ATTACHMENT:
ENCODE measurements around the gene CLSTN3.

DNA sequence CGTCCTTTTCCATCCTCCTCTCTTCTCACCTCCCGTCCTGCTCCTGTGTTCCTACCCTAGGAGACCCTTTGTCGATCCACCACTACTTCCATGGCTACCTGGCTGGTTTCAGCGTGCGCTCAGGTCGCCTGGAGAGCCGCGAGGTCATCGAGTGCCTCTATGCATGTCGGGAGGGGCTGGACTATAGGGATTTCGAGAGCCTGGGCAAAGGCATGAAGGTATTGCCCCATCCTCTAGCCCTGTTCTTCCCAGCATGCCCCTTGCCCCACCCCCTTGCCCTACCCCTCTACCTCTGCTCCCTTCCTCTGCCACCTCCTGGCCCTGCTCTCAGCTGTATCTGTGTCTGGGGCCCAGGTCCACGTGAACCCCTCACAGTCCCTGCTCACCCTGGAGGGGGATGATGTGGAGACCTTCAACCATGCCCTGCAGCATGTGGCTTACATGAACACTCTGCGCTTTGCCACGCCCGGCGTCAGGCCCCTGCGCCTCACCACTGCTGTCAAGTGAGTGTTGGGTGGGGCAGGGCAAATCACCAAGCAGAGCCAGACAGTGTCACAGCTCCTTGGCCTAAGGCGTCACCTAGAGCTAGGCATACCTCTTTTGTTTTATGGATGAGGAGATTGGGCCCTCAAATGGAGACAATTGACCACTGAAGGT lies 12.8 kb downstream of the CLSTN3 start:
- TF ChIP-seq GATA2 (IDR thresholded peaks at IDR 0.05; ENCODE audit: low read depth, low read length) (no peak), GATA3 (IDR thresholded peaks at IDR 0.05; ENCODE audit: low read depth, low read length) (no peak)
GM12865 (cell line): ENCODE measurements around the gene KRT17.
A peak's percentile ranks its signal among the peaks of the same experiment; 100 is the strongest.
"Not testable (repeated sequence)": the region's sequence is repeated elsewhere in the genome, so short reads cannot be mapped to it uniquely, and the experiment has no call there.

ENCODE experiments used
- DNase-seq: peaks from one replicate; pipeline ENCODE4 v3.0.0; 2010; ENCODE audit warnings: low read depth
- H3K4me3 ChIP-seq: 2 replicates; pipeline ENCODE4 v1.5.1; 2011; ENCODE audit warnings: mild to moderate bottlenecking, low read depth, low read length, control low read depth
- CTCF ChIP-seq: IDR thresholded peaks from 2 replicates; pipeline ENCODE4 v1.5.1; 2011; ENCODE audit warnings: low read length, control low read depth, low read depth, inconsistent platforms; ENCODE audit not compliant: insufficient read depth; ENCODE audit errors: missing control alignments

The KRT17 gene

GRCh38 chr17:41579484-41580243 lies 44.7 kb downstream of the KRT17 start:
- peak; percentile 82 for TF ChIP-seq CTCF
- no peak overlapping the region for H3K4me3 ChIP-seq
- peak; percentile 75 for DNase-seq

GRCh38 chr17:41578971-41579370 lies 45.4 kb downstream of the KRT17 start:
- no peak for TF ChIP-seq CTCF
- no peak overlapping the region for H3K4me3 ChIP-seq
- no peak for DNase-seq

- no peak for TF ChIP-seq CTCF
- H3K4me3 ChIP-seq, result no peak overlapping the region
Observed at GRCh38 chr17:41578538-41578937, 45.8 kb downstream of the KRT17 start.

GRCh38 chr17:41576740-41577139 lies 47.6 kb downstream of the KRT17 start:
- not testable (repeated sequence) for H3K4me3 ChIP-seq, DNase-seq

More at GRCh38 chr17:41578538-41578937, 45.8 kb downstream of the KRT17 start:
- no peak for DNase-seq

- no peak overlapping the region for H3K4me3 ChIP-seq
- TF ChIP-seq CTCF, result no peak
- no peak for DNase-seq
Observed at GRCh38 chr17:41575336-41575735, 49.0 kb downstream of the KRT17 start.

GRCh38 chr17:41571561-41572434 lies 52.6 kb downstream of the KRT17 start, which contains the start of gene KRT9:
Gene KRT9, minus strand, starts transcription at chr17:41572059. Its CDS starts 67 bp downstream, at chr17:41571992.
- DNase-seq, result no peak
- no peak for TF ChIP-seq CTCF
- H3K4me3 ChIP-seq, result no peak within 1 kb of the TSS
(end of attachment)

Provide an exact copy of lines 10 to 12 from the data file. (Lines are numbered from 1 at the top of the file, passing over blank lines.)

- CTCF ChIP-seq: IDR thresholded peaks from 2 replicates; pipeline ENCODE4 v1.5.1; 2011; ENCODE audit warnings: low read length, control low read depth, low read depth, inconsistent platforms; ENCODE audit not compliant: insufficient read depth; ENCODE audit errors: missing control alignments

The KRT17 gene

GRCh38 chr17:41579484-41580243 lies 44.7 kb downstream of the KRT17 start: